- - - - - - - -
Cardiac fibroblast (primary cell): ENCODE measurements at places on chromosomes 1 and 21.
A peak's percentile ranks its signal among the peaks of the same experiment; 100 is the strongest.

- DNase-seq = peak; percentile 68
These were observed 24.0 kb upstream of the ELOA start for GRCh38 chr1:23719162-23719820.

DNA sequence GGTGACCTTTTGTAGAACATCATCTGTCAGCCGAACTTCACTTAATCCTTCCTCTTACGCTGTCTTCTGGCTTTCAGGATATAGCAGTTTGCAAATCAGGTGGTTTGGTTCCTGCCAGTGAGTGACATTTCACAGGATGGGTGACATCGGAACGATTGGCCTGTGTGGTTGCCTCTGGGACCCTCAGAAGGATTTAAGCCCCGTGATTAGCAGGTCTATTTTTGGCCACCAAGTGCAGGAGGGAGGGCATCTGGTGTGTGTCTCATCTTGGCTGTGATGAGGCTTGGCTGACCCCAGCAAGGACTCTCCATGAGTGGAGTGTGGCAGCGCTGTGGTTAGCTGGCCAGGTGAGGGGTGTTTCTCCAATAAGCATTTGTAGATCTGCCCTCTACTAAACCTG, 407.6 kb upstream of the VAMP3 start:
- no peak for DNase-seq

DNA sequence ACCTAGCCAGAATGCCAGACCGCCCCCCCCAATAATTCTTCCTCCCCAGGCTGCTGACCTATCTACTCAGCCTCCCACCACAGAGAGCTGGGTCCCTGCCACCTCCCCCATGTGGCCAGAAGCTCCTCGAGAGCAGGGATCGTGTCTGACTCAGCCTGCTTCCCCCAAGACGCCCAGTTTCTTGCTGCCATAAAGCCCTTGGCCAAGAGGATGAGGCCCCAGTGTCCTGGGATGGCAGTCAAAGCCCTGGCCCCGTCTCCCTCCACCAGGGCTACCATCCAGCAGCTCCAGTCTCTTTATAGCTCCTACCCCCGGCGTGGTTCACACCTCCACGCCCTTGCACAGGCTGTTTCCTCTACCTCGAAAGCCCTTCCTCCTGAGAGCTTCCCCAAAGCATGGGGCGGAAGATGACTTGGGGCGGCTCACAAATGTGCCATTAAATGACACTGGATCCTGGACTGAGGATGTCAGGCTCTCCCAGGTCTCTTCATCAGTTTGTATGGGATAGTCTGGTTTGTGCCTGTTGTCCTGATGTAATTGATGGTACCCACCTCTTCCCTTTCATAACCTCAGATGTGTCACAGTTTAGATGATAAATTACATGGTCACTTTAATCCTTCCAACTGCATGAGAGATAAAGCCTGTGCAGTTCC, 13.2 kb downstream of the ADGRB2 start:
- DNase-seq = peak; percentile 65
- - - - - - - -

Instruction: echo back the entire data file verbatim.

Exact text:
Cardiac fibroblast (primary cell): ENCODE measurements at places on chromosomes 1 and 21.
A peak's percentile ranks its signal among the peaks of the same experiment; 100 is the strongest.

- DNase-seq = peak; percentile 68
These were observed 24.0 kb upstream of the ELOA start for GRCh38 chr1:23719162-23719820.

DNA sequence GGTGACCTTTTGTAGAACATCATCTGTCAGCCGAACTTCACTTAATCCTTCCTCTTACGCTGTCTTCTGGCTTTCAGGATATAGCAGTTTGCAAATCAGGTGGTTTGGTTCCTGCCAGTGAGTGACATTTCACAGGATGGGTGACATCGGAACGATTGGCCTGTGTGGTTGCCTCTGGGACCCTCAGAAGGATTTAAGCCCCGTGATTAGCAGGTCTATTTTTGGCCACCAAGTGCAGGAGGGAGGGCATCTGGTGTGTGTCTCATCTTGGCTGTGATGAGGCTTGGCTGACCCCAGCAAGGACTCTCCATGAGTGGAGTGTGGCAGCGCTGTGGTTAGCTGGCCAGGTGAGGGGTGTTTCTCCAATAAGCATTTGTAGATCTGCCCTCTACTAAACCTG, 407.6 kb upstream of the VAMP3 start:
- no peak for DNase-seq

DNA sequence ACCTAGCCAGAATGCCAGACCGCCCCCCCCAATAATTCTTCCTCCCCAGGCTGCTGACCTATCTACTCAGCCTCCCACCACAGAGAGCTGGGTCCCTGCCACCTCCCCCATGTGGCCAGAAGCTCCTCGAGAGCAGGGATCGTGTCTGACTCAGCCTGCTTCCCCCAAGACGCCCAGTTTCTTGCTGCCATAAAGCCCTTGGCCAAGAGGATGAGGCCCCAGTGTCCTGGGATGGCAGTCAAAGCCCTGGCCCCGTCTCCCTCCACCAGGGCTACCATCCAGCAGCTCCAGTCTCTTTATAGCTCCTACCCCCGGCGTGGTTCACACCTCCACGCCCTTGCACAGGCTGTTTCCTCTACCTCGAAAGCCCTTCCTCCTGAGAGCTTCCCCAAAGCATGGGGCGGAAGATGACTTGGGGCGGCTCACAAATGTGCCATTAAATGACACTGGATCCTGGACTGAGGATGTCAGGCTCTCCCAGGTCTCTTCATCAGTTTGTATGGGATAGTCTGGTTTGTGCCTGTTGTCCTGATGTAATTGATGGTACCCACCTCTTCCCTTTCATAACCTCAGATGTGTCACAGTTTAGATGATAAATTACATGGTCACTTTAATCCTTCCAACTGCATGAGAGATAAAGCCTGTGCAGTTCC, 13.2 kb downstream of the ADGRB2 start:
- DNase-seq = peak; percentile 65